Rolling Fields Elder Care Community — a Heritage senior living community located in Conneautville, Pennsylvania — has provided many examples of the thriving community that can occur in the arena of senior care. Chaplain Kathy Petteys shares, “I remember my first reaction to the Rolling Fields community. I thought, ‘This is an amazing community.’ Family and friends were in and out all the time. We had a community music fest where the local community was invited to come during the summer months. Our elders would come out and be a part of the music. Rolling Fields also had a small fair once a year with games and food, and all were invited from our community. During the warmer months, the Amish and Brethren communities would come to sing praise to our Lord and give devotions. One of the Catholic deacons in the area has come for 20 years to give a service every Sunday and serve communion. He has said to me more than once that the elders of Rolling Fields are family to him. There were several other Protestant ministers who would come in regularly to hold a special service or visit. All along I am thinking, ‘This is an amazing community.’”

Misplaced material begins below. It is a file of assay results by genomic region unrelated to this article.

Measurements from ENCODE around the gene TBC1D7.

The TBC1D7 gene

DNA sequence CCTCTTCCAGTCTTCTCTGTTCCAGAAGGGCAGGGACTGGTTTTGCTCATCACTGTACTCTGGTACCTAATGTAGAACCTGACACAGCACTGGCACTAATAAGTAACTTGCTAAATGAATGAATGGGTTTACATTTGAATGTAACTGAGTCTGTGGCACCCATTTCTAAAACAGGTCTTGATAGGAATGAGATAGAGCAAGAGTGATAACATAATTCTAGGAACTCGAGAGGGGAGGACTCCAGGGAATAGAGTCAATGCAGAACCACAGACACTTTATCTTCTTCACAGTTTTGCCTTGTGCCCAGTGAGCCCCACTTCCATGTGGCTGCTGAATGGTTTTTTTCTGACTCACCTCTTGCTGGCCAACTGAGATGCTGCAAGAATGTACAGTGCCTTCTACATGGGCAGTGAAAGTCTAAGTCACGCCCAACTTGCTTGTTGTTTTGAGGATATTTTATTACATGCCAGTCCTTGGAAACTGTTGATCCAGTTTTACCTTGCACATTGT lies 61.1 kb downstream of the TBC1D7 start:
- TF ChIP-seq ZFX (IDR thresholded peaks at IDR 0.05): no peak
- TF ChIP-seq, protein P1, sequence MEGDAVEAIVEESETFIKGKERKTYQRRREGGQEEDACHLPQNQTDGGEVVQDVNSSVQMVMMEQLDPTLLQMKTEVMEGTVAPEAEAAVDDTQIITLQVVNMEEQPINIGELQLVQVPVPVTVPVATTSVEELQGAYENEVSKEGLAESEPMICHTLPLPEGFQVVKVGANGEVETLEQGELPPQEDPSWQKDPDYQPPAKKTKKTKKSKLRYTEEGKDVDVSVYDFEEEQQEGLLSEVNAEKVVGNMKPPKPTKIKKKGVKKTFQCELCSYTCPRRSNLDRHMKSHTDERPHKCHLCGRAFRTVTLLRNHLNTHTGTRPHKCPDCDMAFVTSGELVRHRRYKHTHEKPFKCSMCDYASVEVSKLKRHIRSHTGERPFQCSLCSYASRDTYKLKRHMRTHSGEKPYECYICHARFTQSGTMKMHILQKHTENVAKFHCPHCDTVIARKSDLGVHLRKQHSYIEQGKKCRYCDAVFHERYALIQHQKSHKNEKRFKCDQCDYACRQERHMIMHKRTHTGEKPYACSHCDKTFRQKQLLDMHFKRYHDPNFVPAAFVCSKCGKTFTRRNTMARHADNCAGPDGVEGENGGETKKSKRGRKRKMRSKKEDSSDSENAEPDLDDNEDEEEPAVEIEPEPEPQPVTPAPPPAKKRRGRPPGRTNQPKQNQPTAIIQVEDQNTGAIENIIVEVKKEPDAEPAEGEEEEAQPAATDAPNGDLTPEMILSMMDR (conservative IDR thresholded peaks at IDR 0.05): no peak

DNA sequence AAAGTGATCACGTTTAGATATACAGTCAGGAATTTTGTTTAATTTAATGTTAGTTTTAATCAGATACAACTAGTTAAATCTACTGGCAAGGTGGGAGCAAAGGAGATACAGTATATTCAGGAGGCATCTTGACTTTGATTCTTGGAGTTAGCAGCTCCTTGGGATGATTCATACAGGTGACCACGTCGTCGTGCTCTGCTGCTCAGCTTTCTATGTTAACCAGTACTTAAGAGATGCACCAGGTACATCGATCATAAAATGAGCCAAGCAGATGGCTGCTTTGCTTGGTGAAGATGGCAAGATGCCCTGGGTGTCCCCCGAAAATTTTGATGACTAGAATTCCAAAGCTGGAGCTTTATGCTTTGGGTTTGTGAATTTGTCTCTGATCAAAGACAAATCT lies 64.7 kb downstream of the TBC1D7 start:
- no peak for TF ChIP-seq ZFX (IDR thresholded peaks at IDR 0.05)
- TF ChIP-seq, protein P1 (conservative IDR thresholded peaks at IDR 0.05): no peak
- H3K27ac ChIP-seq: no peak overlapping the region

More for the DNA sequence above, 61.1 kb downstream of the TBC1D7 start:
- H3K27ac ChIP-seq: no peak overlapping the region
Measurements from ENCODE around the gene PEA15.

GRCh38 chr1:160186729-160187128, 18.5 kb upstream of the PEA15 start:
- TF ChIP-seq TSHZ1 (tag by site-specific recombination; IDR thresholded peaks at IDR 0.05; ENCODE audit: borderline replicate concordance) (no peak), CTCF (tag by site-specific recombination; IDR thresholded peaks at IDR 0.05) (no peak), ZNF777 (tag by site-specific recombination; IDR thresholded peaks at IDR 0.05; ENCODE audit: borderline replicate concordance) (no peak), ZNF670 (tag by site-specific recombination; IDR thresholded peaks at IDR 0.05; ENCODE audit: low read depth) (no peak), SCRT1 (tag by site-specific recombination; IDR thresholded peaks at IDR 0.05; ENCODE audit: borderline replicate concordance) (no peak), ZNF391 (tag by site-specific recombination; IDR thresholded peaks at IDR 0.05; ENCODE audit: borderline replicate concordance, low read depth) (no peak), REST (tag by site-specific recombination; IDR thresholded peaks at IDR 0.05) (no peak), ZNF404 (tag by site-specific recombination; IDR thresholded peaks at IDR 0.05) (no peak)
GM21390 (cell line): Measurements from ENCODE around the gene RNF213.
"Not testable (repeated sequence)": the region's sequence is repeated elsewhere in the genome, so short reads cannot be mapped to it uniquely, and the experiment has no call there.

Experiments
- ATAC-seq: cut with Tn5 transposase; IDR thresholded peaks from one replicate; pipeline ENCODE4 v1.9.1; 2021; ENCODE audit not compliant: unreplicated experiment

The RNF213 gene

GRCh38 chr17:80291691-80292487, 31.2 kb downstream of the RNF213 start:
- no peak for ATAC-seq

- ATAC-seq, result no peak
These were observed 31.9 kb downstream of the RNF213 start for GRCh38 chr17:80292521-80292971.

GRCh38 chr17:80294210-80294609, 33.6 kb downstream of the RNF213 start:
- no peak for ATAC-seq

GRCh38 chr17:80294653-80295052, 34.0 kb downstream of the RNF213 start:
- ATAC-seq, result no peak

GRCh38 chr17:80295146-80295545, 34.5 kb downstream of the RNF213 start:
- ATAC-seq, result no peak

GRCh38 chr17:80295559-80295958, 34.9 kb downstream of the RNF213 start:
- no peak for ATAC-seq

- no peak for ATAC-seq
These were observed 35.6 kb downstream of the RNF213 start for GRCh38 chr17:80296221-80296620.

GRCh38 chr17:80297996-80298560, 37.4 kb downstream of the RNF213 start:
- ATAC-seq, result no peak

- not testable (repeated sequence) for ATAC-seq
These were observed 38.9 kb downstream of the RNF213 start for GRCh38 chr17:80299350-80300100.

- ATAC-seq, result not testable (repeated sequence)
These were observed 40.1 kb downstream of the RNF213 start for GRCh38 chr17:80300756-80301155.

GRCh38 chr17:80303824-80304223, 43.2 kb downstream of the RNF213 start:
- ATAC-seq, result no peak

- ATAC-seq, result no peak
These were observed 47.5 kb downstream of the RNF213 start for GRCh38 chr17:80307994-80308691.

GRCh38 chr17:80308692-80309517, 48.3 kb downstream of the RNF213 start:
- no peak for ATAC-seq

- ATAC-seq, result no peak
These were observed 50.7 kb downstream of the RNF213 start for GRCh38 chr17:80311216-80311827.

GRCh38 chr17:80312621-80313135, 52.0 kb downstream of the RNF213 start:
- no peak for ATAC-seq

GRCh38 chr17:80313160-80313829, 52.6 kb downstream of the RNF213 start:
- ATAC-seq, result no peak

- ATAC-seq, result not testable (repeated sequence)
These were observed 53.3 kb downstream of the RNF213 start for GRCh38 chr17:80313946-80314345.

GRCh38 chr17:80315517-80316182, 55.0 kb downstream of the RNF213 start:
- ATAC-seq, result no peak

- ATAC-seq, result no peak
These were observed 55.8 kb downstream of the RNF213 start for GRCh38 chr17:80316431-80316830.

This sense of community at Rolling Fields was eventually tested in a way no one could imagine. On Tuesday, Oct. 4, 2018, a tornado struck the Rolling Fields community. All nursing home residents were safely evacuated, and through much work, support and prayer, the staff members were able to return to the community within three weeks, with the singular goal of working together to bring their elders “home.” The surrounding Conneautville community provided care and support, both in service and financially, organizing drives for those who had lost their belongings and providing temporary living arrangements for those who were displaced due to the tornado damage. The staff continued to serve. Despite this great challenge, the sense of community that Rolling Fields had built together remained intact.